It’s been thought for a long time that the calcium and vitamin D in milk strengthens bones and minimizes osteoporosis. Justin Worland provides evidence from a new study in the British Medical Journal that milk might not be the healthiest beverage for humans (after infancy) after all:
The bone-strengthening powers of milk have been claimed over and over again in advertisements, pop culture and around the dinner table. But a new study published in the BMJ suggests that the truism may not be true. High milk intake, the study found, doesn’t appear to protect against bone fracture and in fact may lead to increased mortality.
I remember my grandmother once asking me when I was young: “Would it kill you to finish your milk?” Well, uh, maybe…
Women who drank three glasses of milk or more every day had a nearly doubled risk of death and cardiovascular disease, and a 44 percent increased risk of cancer compared to women who drank less than one glass per day, the researchers found.
Men’s overall risk of death increased about 10 percent when they drank three or more glasses of milk daily, said the study, published online Oct. 28 in BMJ.
“The study findings have, for myself, been strong enough to cut down on my milk consumption,” said lead author Karl Michaelsson, a professor in the department of surgical sciences at Uppsala University in Sweden.
Sticks and stones may break some bones, especially, says Dennis Thompson, in milk-drinkers:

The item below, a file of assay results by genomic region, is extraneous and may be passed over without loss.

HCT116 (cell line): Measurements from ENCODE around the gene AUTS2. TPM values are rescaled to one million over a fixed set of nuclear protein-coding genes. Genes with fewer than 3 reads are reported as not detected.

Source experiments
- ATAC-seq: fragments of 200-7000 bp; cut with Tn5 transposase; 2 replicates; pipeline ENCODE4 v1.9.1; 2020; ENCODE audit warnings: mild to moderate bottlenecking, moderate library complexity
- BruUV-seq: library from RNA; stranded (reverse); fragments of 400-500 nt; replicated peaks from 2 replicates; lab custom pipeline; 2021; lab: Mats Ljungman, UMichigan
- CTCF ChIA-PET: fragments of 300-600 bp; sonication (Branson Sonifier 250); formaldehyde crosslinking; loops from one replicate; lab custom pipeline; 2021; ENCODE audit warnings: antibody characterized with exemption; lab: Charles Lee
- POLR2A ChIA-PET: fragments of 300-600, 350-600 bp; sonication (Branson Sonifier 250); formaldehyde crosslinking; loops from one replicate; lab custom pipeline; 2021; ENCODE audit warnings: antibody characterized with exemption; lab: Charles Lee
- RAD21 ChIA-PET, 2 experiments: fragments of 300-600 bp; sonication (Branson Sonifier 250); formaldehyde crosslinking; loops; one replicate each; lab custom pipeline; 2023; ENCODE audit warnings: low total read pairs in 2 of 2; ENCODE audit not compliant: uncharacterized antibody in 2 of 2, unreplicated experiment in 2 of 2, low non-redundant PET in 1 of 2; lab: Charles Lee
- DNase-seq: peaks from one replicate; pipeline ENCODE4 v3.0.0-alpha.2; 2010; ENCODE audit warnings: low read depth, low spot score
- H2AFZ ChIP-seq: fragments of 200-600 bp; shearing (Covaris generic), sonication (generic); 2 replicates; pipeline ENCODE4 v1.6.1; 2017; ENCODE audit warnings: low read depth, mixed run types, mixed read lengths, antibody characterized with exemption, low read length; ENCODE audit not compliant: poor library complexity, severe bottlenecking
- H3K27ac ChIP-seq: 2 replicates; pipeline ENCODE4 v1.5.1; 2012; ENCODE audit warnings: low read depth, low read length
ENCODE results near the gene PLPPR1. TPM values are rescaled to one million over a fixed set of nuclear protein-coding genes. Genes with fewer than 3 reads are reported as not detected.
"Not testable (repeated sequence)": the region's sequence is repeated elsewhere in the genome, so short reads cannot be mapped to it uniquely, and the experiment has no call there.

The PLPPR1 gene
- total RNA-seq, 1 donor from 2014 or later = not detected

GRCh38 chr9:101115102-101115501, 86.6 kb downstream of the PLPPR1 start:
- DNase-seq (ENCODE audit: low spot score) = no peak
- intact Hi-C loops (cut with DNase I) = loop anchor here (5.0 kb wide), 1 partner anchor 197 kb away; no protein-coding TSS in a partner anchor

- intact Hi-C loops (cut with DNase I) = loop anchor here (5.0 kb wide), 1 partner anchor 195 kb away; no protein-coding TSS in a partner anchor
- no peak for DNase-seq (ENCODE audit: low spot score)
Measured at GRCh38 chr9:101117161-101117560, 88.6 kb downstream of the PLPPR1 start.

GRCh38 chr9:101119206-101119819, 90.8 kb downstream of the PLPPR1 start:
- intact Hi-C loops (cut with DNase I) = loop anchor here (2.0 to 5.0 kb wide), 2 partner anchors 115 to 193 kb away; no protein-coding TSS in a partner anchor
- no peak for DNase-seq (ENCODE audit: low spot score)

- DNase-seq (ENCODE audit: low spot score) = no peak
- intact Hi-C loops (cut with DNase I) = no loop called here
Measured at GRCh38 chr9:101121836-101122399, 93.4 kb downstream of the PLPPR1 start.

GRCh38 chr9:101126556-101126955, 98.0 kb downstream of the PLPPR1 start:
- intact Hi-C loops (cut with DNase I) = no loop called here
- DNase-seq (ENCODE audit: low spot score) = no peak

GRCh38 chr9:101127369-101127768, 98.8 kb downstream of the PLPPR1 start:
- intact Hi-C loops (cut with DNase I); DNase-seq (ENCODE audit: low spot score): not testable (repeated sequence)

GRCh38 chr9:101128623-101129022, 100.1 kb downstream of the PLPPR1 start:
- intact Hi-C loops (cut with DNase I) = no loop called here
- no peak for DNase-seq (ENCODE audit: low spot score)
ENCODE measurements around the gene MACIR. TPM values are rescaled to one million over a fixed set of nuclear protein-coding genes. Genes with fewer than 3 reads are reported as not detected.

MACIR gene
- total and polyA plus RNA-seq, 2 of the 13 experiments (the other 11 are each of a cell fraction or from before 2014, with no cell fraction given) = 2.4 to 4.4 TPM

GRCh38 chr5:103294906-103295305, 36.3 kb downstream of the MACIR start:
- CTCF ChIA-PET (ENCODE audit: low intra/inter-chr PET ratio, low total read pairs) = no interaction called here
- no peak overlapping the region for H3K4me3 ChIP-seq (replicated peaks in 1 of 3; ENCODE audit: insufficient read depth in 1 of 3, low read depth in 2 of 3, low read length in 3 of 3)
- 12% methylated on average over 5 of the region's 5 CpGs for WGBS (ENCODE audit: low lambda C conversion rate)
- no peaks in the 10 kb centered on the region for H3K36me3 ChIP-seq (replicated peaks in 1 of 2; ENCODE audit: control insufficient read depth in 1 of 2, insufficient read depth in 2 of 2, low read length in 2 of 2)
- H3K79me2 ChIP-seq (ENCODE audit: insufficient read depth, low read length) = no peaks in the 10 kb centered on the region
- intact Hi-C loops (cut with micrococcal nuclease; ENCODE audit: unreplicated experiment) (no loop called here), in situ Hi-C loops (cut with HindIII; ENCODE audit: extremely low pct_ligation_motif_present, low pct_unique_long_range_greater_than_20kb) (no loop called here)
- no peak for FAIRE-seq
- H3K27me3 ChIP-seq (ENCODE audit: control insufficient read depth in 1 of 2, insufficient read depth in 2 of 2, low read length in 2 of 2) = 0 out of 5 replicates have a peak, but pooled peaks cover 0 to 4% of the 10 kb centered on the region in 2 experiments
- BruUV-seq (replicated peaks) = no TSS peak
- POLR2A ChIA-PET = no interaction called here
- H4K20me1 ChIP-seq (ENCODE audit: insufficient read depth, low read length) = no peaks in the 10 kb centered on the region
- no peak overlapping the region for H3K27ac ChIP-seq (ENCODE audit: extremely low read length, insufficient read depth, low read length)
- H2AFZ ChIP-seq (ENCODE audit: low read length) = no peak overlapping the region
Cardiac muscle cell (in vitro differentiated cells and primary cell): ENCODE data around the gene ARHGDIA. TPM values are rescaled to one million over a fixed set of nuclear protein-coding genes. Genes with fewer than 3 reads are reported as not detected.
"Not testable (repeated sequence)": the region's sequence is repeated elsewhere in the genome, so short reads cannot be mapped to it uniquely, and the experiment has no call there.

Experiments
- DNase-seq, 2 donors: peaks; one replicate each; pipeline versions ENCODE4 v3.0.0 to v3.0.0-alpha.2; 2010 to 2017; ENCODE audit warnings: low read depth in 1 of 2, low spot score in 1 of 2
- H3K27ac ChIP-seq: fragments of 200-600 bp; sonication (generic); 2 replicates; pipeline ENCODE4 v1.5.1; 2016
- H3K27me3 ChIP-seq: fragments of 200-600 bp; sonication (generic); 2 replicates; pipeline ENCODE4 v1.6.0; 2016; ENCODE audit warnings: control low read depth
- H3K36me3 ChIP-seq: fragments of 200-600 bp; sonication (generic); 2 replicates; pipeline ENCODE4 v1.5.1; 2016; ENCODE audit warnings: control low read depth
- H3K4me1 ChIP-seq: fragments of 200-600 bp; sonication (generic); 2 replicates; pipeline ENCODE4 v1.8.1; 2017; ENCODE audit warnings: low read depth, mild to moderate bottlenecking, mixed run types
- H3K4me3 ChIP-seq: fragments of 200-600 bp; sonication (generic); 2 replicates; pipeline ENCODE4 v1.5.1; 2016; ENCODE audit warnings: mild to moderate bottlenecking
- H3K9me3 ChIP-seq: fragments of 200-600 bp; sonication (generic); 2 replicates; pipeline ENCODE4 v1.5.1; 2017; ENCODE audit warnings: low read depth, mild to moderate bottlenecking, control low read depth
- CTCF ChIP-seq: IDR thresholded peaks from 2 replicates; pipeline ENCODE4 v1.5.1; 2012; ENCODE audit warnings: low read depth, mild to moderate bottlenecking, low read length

In addition, excessive milk drinking appeared to actually increase a woman’s risk of broken bones, compared with women who drank little milk.
The risk of any bone fracture increased 16 percent in women who drank three or more glasses daily, and the risk of a broken hip increased 60 percent, the findings indicated.
Lots of milk did not appear to either protect against or promote broken bones in men.
The study’s authors think they know why:
Michaelsson and his colleagues said the increased risk of death they observed could be explained by the high levels of sugars contained in milk, specifically lactose and galactose.
Galactose has been shown to prematurely age mice in the laboratory, Michaelsson said, noting that the milk sugar promotes inflammation.
By contrast, a high intake of fermented milk products with low lactose content — such as yogurt and cheese — was associated with reduced rates of death and fracture, particularly in women, the researchers reported.